Cigarette smoking and fertility – NIEHS-funded researchers discovered cigarette smoking is linked to sperm abnormalities that may limit men’s fertility. They found smokers had lower sperm volume and total sperm count, as well as increased sperm motility.10

Further Reading

Stories from the Environmental Factor (NIEHS Newsletter)

Self Help

Additional Resources

Related Health Topics


  1. Higgins TS, Reh DD. 2012.  Environmental pollutants and allergic rhinitis. Curr Opin Otolaryngol Head Neck Surg 20(3):209-214. [Abstract Higgins TS, Reh DD. 2012.  Environmental pollutants and allergic rhinitis. Curr Opin Otolaryngol Head Neck Surg 20(3):209-214.]
  2. Polosa R, Thomson NC. 2013. Smoking and asthma: dangerous liaisons. Eur Respir J 41(3):716-726. [Abstract Polosa R, Thomson NC. 2013. Smoking and asthma: dangerous liaisons. Eur Respir J 41(3):716-726.]
  3. CDC (Centers for Disease Control and Prevention) National Center for Health Statistics. 2013. Trends in Allergic Conditions Among Children: United States, 1997–2011. [accessed October 3, 2018]. [Available: CDC (Centers for Disease Control and Prevention) National Center for Health Statistics. 2013. Trends in Allergic Conditions Among Children: United States, 1997–2011. [accessed October 3, 2018].]
  4. Lee J, Taneja V, Vassallo R. 2012. Cigarette smoking and inflammation: cellular and molecular mechanisms. J Dent Res 91(2):142-149. [Abstract Lee J, Taneja V, Vassallo R. 2012. Cigarette smoking and inflammation: cellular and molecular mechanisms. J Dent Res 91(2):142-149.]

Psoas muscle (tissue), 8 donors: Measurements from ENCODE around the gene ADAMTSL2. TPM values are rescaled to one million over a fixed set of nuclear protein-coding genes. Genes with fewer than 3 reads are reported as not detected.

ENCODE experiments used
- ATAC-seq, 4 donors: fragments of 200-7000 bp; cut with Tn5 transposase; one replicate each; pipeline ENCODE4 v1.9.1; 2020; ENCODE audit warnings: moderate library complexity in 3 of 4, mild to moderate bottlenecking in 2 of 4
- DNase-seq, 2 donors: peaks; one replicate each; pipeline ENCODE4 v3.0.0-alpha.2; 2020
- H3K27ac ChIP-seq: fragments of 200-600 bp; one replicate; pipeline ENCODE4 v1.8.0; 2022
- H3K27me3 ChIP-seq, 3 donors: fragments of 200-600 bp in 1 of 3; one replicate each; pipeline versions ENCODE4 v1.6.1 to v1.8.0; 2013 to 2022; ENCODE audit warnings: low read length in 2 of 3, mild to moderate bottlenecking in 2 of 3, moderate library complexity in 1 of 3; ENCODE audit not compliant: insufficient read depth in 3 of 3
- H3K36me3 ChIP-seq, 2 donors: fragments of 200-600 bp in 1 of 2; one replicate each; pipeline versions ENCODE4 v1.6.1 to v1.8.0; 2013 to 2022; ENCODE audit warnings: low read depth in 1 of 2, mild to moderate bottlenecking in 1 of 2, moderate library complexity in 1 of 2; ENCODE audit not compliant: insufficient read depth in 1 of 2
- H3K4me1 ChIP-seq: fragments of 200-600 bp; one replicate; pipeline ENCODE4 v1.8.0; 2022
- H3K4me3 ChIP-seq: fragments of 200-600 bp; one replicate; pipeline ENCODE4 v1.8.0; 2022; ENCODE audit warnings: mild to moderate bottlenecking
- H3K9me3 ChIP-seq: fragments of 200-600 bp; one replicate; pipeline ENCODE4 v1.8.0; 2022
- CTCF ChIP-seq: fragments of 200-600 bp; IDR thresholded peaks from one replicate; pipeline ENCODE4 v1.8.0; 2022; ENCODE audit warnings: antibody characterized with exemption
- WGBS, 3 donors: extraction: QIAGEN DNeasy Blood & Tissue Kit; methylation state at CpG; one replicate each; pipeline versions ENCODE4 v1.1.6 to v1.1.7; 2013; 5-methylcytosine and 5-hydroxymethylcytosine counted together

5. Chang K, Yang SM, Kim SH, Han KH, Park SJ, Shin JI. 2014. Smoking and rheumatoid arthritis. Int J Mol Sci 15(12):22279-22295. [Abstract Chang K, Yang SM, Kim SH, Han KH, Park SJ, Shin JI. 2014. Smoking and rheumatoid arthritis. Int J Mol Sci 15(12):22279-22295.]
  6. Hochman DJ, Collaco CR, Brooks EG. 2014. Acrolein induction of oxidative stress and degranulation in mast cells. Environ Toxicol 29(8):908-915. [Abstract Hochman DJ, Collaco CR, Brooks EG. 2014. Acrolein induction of oxidative stress and degranulation in mast cells. Environ Toxicol 29(8):908-915.]
  7. Willis DN1, Liu B, Ha MA, Jordt SE, Morris JB. 2011. Menthol attenuates respiratory irritation responses to multiple cigarette smoke irritants. FASEB J 25(12):4434-4444. [Abstract Willis DN1, Liu B, Ha MA, Jordt SE, Morris JB. 2011. Menthol attenuates respiratory irritation responses to multiple cigarette smoke irritants. FASEB J 25(12):4434-4444.]
  8. Joehanes R, et al. 2016. Epigenetic Signatures of Cigarette Smoking. Circ Cardiovasc Genet 9(5):436-447. [Abstract Joehanes R, et al. 2016. Epigenetic Signatures of Cigarette Smoking. Circ Cardiovasc Genet 9(5):436-447.]
  9. Goldenson NI, Leventhal AM, Stone MD, McConnell RS, Barrington-Trimis JL. 2017. Associations of Electronic Cigarette Nicotine Concentration With Subsequent Cigarette Smoking and Vaping Levels in Adolescents. JAMA Pediatr 171(12):1192-1199. [Abstract Goldenson NI, Leventhal AM, Stone MD, McConnell RS, Barrington-Trimis JL. 2017. Associations of Electronic Cigarette Nicotine Concentration With Subsequent Cigarette Smoking and Vaping Levels in Adolescents. JAMA Pediatr 171(12):1192-1199.]
  10. Tang Q, Pan F, Wu X, Nichols CE, Wang X, Xia Y, London SJ, Wu W. 2019. Semen quality and cigarette smoking in a cohort of healthy fertile men. Environ Epidem; doi: 10.1097/EE9.0000000000000055 [Online 25 June 2019]. [Abstract Tang Q, Pan F, Wu X, Nichols CE, Wang X, Xia Y, London SJ, Wu W. 2019. Semen quality and cigarette smoking in a cohort of healthy fertile men. Environ Epidem; doi: 10.1097/EE9.0000000000000055 [Online 25 June 2019].]